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University of Manchester

Computer Science and Mathematics with Industrial Experience (4 years)

UCAS Code: GG41

Bachelor of Science (with Honours) - BSc (Hons)

Entry requirements


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About this course


Course option

4years

Full-time | 2019

Subjects

Computer science

Mathematics

Choosing the Computer Science and Mathematics programme allows you to combine the study of these two disciplines, each occupying half of your studies, and explores the reliance of each on the other.

This joint honours degree programme enables you to acquire a useful combination of mathematical and computer science knowledge and skills. It covers the knowledge needed to implement mathematical models in simulations that evaluate real world situations such as stress analysis in bridges and buildings, airflow over aircraft wings, or financial modelling.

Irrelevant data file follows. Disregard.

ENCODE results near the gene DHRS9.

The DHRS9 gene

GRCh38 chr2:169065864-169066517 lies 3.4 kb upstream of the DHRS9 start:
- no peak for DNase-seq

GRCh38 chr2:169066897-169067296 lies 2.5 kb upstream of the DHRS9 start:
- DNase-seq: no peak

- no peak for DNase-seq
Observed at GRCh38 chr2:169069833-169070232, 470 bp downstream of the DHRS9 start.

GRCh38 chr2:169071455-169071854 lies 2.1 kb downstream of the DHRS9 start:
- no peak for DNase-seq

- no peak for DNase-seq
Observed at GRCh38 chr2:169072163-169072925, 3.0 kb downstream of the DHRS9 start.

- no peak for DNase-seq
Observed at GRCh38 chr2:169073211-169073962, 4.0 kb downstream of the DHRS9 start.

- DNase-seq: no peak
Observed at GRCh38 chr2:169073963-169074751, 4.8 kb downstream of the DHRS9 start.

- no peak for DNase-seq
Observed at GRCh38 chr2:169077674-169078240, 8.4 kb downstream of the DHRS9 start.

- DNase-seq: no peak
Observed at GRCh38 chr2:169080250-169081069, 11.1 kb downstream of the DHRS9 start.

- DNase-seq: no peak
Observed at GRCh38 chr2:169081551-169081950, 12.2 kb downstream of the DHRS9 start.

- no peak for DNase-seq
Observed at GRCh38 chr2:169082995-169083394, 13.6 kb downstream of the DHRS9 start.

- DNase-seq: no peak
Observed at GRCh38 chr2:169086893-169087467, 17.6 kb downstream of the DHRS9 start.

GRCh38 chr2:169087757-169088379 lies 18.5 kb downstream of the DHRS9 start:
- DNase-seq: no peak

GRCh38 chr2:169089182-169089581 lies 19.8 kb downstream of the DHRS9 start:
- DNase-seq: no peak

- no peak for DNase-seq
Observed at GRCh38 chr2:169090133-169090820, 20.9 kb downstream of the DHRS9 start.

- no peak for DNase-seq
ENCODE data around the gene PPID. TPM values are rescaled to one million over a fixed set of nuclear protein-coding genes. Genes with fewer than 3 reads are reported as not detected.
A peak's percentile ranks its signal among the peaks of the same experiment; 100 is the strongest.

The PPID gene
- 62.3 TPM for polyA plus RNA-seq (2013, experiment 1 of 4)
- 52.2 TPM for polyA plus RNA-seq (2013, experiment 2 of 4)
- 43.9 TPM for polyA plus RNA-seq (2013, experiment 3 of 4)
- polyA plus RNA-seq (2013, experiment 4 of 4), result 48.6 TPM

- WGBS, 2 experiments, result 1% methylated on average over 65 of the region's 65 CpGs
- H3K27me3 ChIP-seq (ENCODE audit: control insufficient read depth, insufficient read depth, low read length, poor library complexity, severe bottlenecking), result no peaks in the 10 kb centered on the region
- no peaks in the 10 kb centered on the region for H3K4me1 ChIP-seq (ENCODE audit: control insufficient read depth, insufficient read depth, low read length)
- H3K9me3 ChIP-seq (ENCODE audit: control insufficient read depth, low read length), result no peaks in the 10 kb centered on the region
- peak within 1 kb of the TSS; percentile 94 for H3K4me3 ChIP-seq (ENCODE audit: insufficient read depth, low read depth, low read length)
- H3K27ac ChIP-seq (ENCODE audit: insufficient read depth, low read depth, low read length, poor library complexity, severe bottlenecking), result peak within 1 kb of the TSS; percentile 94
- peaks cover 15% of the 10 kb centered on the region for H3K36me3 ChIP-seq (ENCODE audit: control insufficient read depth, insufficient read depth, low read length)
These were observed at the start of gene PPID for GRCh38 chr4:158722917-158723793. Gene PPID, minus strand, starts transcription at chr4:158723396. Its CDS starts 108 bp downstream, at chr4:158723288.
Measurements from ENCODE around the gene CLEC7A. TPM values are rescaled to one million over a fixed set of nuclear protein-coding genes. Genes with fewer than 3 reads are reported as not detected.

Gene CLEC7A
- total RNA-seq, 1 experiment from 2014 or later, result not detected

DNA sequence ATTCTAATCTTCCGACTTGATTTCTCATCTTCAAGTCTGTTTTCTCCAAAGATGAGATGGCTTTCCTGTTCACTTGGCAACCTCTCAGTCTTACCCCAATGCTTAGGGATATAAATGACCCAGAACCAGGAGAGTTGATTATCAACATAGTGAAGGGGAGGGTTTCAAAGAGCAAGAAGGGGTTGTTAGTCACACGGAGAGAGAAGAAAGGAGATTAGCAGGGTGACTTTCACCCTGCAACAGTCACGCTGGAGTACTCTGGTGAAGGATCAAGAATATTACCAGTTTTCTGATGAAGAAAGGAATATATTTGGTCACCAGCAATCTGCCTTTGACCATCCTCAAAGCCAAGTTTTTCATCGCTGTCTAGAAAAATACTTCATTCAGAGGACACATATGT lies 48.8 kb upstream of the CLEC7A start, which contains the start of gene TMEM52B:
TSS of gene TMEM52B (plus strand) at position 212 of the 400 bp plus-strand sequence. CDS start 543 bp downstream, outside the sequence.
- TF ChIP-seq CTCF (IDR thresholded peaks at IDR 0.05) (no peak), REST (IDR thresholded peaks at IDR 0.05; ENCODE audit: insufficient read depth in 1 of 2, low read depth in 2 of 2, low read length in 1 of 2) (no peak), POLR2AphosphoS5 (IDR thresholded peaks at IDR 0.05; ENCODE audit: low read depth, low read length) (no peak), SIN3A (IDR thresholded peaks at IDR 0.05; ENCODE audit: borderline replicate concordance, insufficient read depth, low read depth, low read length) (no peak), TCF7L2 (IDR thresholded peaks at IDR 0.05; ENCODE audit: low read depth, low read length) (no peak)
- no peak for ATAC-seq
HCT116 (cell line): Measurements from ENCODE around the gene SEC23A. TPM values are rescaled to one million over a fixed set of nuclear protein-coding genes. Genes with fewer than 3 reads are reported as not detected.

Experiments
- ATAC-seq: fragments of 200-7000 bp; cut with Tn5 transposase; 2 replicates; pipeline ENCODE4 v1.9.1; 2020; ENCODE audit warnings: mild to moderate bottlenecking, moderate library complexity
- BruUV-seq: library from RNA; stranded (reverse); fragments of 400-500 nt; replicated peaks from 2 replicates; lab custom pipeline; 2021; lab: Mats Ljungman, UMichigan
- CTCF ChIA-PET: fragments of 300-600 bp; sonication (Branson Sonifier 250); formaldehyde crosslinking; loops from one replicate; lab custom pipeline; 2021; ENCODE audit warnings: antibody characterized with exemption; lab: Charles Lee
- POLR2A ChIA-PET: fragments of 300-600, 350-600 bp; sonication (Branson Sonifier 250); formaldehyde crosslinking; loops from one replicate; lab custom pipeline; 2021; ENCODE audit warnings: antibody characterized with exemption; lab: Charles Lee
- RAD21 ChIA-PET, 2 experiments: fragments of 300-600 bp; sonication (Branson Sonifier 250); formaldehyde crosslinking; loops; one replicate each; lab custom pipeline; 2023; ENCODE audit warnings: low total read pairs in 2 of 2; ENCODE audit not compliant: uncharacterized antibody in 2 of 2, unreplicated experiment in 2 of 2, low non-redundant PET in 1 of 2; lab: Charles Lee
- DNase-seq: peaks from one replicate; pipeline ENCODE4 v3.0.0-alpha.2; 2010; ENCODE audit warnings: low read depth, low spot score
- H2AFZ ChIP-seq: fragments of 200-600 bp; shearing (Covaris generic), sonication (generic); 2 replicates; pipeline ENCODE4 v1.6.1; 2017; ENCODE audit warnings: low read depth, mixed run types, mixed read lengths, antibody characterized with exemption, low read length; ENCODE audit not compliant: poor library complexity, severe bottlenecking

The topics studied include a number of important ideas of mathematics, including the concepts of rigorous argument, formal proof and the power of abstract formulation of problems. This is combined with the core computer science topics of programming and software engineering, together with the study of mathematical principals underpinning the foundations of computing.

You will gain not only knowledge and practical experience of the latest technologies, but also a grounding in the underlying principles of the subject. It is this combination of skills that enable our graduates to keep pace with this fast moving subject, and secure top jobs in industry and research.

The industrial experience element of the programme involves you undertaking a one year work placement in industry between the second and third years of your study at Manchester. Besides the money that you earn during this year, you also gain practical experience that can be invaluable both in your final year project and when competing for graduate jobs. Students with industrial experience not only tend to improve their final degree performance but also tend to develop clearer ideas about their future career path.

**Special Features**

- Ability to get relevant industrial/business experience as part of the degree programme.

- Traditional careers to which both computer science and mathematics graduates progress are open to you.

- By drawing staff from two 'excellent' rated departments students are taught by experts in each field.

Extra funding